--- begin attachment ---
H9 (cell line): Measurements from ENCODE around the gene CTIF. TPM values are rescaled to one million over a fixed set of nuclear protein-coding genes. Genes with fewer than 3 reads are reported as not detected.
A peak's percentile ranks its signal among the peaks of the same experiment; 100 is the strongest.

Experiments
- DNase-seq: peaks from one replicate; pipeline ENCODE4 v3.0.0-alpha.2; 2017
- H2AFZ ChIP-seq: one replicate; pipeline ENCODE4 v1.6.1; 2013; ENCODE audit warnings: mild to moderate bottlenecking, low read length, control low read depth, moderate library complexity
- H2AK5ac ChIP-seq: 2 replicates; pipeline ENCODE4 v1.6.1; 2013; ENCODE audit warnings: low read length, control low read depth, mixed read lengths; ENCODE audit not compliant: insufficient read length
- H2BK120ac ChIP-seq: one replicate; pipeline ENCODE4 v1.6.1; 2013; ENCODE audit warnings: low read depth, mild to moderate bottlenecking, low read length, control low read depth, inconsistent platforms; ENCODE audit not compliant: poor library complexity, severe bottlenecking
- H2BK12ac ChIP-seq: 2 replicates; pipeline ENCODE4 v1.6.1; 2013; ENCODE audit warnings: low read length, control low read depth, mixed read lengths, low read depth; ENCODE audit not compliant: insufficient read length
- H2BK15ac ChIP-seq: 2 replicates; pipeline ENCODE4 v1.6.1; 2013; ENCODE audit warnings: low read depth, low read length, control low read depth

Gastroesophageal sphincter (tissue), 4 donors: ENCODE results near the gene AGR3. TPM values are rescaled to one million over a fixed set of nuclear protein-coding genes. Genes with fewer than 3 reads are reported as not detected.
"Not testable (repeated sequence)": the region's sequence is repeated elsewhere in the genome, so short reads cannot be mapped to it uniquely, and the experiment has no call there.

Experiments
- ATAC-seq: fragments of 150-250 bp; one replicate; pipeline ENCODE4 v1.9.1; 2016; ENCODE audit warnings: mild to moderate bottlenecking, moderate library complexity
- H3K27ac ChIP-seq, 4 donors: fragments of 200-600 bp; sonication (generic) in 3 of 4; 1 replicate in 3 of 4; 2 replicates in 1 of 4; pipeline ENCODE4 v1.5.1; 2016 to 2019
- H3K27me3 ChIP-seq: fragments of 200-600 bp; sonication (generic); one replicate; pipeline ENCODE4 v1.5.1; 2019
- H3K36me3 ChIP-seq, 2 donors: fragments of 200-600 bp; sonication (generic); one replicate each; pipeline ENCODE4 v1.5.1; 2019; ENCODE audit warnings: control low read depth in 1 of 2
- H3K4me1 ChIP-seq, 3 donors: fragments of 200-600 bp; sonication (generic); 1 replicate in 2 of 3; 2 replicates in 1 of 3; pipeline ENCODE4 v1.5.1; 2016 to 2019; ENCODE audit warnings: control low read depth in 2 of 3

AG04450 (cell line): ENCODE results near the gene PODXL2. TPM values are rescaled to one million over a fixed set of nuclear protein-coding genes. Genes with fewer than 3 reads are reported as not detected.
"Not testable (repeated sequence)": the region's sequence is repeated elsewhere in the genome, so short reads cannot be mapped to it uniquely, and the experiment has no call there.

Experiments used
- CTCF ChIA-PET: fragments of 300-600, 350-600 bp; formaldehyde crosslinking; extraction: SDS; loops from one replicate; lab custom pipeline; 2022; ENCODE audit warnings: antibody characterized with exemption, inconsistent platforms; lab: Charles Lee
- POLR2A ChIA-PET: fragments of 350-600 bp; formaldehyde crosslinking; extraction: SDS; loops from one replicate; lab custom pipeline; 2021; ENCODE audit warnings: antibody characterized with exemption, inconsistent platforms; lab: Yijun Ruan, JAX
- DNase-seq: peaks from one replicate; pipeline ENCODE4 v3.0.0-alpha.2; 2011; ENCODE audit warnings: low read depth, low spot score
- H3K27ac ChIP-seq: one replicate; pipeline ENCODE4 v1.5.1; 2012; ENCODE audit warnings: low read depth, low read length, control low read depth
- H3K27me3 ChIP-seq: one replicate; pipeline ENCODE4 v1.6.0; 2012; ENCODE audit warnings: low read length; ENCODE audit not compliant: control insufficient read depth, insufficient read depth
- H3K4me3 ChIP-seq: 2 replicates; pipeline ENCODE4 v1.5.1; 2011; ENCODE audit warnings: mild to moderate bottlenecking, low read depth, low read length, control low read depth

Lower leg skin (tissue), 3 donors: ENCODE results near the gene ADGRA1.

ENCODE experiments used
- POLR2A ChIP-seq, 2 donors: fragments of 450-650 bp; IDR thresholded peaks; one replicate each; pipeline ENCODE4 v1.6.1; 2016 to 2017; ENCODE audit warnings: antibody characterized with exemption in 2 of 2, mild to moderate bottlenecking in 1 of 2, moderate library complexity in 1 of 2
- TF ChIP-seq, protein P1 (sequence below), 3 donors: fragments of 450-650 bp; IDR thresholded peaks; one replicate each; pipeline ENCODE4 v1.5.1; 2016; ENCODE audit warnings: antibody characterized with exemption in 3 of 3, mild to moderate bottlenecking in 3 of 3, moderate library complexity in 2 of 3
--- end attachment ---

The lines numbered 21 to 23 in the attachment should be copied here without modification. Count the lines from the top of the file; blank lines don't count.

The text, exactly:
- CTCF ChIA-PET: fragments of 300-600, 350-600 bp; formaldehyde crosslinking; extraction: SDS; loops from one replicate; lab custom pipeline; 2022; ENCODE audit warnings: antibody characterized with exemption, inconsistent platforms; lab: Charles Lee
- POLR2A ChIA-PET: fragments of 350-600 bp; formaldehyde crosslinking; extraction: SDS; loops from one replicate; lab custom pipeline; 2021; ENCODE audit warnings: antibody characterized with exemption, inconsistent platforms; lab: Yijun Ruan, JAX
- DNase-seq: peaks from one replicate; pipeline ENCODE4 v3.0.0-alpha.2; 2011; ENCODE audit warnings: low read depth, low spot score